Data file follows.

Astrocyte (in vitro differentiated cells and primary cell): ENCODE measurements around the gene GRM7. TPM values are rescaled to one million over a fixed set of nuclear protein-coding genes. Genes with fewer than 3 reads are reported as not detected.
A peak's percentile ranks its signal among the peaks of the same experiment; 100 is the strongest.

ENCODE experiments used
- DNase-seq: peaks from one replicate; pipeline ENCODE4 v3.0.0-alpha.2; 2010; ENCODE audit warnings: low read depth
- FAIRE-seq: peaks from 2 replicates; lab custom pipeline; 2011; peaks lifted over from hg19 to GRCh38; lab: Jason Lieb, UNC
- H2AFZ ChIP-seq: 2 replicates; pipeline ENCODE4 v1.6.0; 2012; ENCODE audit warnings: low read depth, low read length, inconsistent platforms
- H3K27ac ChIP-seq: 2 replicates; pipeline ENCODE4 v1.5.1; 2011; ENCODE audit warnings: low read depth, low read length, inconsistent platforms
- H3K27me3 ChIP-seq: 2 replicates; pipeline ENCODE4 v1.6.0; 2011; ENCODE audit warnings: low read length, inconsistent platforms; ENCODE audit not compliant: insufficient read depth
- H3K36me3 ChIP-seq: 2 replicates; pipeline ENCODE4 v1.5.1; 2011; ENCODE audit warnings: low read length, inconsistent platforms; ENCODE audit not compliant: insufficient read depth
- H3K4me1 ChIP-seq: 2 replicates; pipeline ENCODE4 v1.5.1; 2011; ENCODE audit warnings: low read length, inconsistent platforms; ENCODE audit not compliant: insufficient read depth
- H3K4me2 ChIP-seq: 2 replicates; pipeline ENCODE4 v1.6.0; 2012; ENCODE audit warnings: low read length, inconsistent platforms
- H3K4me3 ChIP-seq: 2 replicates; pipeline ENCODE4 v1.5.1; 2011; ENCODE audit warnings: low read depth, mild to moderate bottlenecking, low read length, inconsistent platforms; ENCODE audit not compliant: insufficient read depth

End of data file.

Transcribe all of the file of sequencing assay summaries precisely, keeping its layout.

Astrocyte (in vitro differentiated cells and primary cell): ENCODE measurements around the gene GRM7. TPM values are rescaled to one million over a fixed set of nuclear protein-coding genes. Genes with fewer than 3 reads are reported as not detected.
A peak's percentile ranks its signal among the peaks of the same experiment; 100 is the strongest.

ENCODE experiments used
- DNase-seq: peaks from one replicate; pipeline ENCODE4 v3.0.0-alpha.2; 2010; ENCODE audit warnings: low read depth
- FAIRE-seq: peaks from 2 replicates; lab custom pipeline; 2011; peaks lifted over from hg19 to GRCh38; lab: Jason Lieb, UNC
- H2AFZ ChIP-seq: 2 replicates; pipeline ENCODE4 v1.6.0; 2012; ENCODE audit warnings: low read depth, low read length, inconsistent platforms
- H3K27ac ChIP-seq: 2 replicates; pipeline ENCODE4 v1.5.1; 2011; ENCODE audit warnings: low read depth, low read length, inconsistent platforms
- H3K27me3 ChIP-seq: 2 replicates; pipeline ENCODE4 v1.6.0; 2011; ENCODE audit warnings: low read length, inconsistent platforms; ENCODE audit not compliant: insufficient read depth
- H3K36me3 ChIP-seq: 2 replicates; pipeline ENCODE4 v1.5.1; 2011; ENCODE audit warnings: low read length, inconsistent platforms; ENCODE audit not compliant: insufficient read depth
- H3K4me1 ChIP-seq: 2 replicates; pipeline ENCODE4 v1.5.1; 2011; ENCODE audit warnings: low read length, inconsistent platforms; ENCODE audit not compliant: insufficient read depth
- H3K4me2 ChIP-seq: 2 replicates; pipeline ENCODE4 v1.6.0; 2012; ENCODE audit warnings: low read length, inconsistent platforms
- H3K4me3 ChIP-seq: 2 replicates; pipeline ENCODE4 v1.5.1; 2011; ENCODE audit warnings: low read depth, mild to moderate bottlenecking, low read length, inconsistent platforms; ENCODE audit not compliant: insufficient read depth